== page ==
You are here

ARA eyes investments in Australia and Korea

It plans more fund products as it further diversifies from the saturated China market

This marks further diversification from the saturated Chinese market, although China remains a key market for the pan-Asian fund manager, backed by Asia's richest man Li Ka-shing - PHOTO: BLOOMBERG

[SINGAPORE] ARA Asset Management, the manager of listed property trusts and private equity funds, is looking to deploy some of its dry powder in development projects in Australia and raise its firepower in South Korea by creating more fund products.

This marks further diversification from the saturated Chinese market, although China remains a key market for the pan-Asian fund manager, backed by Asia's richest man Li Ka-shing.

Investing into Australia and South Korea has become feasible given ARA's physical presence in these markets through recent acquisitions, ARA Private Funds chief executive Ng Beng Tiong told The Business Times.

The private equity arm's interest in Australia follows Suntec Reit's entry last November, when the ARA-managed Reit acquired land and property in North Sydney for A$413.19 million (S$480 million) to be developed into a Grade-A commercial tower. In South Korea, ARA acquired Macquarie Real Estate Korea Limited in April, which manages two privately held Korean Reits comprising office properties worth a combined 588.4 billion won (S$708.6 million).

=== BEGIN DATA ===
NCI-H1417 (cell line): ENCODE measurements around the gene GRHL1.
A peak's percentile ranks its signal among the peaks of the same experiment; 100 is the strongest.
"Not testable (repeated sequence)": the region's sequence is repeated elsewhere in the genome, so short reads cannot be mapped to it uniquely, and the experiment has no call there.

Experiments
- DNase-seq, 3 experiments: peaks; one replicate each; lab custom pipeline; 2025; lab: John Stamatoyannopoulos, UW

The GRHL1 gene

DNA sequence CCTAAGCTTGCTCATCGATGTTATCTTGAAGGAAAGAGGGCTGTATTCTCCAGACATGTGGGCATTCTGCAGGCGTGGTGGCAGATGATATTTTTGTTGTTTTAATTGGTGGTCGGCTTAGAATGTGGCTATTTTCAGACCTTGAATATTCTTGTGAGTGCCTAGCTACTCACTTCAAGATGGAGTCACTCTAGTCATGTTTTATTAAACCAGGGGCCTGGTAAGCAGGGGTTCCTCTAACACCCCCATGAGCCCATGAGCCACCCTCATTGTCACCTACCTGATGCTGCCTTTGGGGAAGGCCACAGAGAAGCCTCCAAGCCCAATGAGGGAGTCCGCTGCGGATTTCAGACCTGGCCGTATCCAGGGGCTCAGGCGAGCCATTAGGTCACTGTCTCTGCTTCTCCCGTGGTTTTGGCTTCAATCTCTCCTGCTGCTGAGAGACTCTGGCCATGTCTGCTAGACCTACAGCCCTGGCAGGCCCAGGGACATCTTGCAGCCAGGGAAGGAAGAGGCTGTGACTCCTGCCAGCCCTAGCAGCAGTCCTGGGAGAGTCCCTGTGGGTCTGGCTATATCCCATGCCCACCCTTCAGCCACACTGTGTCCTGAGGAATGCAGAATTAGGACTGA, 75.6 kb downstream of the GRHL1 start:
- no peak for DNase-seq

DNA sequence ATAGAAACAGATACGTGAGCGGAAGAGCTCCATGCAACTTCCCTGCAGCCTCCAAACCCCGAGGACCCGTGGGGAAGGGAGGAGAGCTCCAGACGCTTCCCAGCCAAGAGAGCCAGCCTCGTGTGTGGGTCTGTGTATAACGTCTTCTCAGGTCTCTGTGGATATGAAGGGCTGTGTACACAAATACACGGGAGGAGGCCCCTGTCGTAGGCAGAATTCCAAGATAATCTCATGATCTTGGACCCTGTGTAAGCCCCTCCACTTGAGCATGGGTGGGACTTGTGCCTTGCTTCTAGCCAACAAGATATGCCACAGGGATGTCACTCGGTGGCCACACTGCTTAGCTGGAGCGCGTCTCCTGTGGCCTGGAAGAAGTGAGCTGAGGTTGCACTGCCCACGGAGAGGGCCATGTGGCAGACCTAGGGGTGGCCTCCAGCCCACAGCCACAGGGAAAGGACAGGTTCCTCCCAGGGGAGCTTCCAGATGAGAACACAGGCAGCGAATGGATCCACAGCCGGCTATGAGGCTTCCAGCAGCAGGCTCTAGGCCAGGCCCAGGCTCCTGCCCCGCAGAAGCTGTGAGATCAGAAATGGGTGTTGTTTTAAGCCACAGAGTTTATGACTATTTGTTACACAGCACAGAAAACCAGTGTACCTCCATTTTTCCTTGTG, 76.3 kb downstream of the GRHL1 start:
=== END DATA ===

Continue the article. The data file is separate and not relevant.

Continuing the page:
Market voices on:

ARA Asia Dragon Fund (ADF) III, an opportunistic fund that hopes to raise up to US$1 billion in the fourth quarter, could put some of its money to work in South Korea - beyond the primary markets of Singapore, Hong Kong, China and Malaysia under the preceding ADF I and ADF II. These opportunistic funds target an internal rate of return of above 20 per cent over a holding period of three to five years.

Mr Ng said that ARA could buy into development assets in Australia through its Summit Development Fund (SDF), which has a committed capital of US$80 million and a mandate for projects in South-east Asia and Australia.

"We are looking at riding on development profits, which is a build-and-sell strategy," he added. Mr Ng noted that development risks in Australia are relatively lower as construction usually starts only after a certain level of pre-commitments is achieved.

The investor-cum-operator model of having local teams to run the funds and manage the properties has gained traction, going by ARA's success in attracting top US funds, including California Public Employees' Retirement System (CalPERS) and Teacher Retirement System of Texas.

Arguably, it was ARA's experience in China - where it had earlier outsourced the management of its properties to an international property manager only to end up managing the properties itself during difficult times - that expedited its move to bring property management in-house. Today, more than 80 per cent of its over 1,000-strong team are involved in managing the properties.